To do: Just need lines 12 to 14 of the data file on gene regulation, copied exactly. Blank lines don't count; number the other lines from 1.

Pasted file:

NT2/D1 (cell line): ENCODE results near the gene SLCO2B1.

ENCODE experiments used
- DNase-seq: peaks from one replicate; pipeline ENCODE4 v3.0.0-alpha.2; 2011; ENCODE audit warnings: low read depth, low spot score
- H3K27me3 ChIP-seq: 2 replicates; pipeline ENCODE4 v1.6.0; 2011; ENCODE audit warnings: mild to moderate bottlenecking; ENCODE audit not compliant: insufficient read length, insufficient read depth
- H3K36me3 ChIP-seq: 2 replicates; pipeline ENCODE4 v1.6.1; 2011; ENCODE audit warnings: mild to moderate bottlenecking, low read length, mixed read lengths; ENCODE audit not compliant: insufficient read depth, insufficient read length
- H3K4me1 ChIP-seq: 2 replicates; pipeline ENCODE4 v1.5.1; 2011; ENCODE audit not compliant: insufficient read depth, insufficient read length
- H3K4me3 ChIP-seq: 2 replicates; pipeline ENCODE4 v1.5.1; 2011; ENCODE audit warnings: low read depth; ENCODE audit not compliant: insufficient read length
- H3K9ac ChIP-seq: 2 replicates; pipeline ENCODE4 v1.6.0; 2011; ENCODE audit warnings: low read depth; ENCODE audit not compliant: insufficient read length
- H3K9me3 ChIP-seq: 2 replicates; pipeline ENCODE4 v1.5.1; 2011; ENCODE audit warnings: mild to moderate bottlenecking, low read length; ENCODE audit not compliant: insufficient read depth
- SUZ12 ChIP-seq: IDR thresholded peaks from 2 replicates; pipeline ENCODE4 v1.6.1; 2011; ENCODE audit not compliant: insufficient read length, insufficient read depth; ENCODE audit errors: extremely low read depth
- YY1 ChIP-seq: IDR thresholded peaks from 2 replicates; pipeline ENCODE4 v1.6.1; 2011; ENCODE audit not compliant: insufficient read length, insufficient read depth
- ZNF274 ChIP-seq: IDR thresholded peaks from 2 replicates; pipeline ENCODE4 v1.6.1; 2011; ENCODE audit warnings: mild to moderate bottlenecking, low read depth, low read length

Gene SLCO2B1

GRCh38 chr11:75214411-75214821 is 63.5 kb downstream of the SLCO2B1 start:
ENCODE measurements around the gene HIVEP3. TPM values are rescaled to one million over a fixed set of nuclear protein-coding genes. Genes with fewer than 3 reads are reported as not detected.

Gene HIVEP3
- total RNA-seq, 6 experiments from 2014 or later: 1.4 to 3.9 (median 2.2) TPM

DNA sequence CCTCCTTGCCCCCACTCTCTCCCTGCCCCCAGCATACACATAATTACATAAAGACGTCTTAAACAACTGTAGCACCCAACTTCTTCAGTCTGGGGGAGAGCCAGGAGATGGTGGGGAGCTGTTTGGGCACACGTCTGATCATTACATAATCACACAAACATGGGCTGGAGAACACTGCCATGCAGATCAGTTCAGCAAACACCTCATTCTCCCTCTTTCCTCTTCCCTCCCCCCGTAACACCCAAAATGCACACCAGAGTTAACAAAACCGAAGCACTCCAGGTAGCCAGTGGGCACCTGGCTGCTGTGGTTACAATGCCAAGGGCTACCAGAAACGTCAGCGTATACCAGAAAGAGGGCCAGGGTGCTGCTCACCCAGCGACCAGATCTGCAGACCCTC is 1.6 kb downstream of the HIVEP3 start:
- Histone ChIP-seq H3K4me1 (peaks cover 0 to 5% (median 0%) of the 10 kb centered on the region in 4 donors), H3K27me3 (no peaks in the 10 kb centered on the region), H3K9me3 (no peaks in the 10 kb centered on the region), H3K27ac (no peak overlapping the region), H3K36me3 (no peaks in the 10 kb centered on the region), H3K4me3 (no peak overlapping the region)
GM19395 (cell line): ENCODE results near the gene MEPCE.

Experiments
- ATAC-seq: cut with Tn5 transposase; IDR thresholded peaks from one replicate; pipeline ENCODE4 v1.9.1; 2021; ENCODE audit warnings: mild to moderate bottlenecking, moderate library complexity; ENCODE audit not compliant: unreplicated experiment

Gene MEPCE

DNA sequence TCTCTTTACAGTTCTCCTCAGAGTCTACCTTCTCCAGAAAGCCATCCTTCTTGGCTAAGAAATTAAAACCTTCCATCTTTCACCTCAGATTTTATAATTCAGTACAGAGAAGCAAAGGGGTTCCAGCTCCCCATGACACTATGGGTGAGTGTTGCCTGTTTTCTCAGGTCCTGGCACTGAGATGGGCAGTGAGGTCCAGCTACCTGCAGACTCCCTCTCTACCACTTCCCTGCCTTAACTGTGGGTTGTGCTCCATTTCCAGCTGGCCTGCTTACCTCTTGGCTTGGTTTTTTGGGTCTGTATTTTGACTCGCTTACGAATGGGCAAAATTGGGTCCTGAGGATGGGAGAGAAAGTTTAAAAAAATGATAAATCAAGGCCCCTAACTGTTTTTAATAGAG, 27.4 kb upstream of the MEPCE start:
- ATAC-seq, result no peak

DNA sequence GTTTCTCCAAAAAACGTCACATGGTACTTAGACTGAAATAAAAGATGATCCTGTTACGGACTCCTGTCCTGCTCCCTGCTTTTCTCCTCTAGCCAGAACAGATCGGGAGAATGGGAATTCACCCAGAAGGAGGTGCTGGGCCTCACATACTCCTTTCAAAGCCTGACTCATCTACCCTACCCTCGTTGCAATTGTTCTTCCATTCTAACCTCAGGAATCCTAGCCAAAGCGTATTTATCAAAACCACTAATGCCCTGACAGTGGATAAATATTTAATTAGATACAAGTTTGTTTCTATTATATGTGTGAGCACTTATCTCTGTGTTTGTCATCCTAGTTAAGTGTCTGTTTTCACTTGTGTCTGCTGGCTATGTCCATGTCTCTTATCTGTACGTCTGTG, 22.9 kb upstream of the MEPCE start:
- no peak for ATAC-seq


- ZNF274 ChIP-seq: IDR thresholded peaks from 2 replicates; pipeline ENCODE4 v1.6.1; 2011; ENCODE audit warnings: mild to moderate bottlenecking, low read depth, low read length

Gene SLCO2B1

GRCh38 chr11:75214411-75214821 is 63.5 kb downstream of the SLCO2B1 start: